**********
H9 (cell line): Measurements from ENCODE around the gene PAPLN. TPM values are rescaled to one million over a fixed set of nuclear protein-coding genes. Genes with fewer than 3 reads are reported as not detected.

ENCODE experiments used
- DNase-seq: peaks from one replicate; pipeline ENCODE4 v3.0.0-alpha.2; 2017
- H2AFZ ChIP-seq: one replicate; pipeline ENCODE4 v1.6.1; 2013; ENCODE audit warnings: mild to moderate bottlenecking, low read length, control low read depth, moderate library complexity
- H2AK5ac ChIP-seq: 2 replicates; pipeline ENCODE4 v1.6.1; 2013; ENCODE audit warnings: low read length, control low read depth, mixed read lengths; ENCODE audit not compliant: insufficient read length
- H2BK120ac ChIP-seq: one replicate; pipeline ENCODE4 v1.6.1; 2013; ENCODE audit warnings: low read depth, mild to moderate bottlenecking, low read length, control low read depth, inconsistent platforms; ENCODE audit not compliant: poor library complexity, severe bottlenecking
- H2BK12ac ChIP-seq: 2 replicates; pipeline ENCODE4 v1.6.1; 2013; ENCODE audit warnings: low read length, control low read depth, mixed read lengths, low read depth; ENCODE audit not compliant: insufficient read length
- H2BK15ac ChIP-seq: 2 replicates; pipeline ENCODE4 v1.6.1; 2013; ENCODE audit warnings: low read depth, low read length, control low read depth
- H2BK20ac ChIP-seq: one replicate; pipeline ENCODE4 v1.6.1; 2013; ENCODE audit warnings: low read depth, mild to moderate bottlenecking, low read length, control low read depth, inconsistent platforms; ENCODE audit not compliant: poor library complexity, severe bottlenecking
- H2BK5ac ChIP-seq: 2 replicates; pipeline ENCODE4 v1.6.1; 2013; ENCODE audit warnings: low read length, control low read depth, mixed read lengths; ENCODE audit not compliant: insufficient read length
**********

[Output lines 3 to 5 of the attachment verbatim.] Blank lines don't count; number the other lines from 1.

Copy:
- DNase-seq: peaks from one replicate; pipeline ENCODE4 v3.0.0-alpha.2; 2017
- H2AFZ ChIP-seq: one replicate; pipeline ENCODE4 v1.6.1; 2013; ENCODE audit warnings: mild to moderate bottlenecking, low read length, control low read depth, moderate library complexity
- H2AK5ac ChIP-seq: 2 replicates; pipeline ENCODE4 v1.6.1; 2013; ENCODE audit warnings: low read length, control low read depth, mixed read lengths; ENCODE audit not compliant: insufficient read length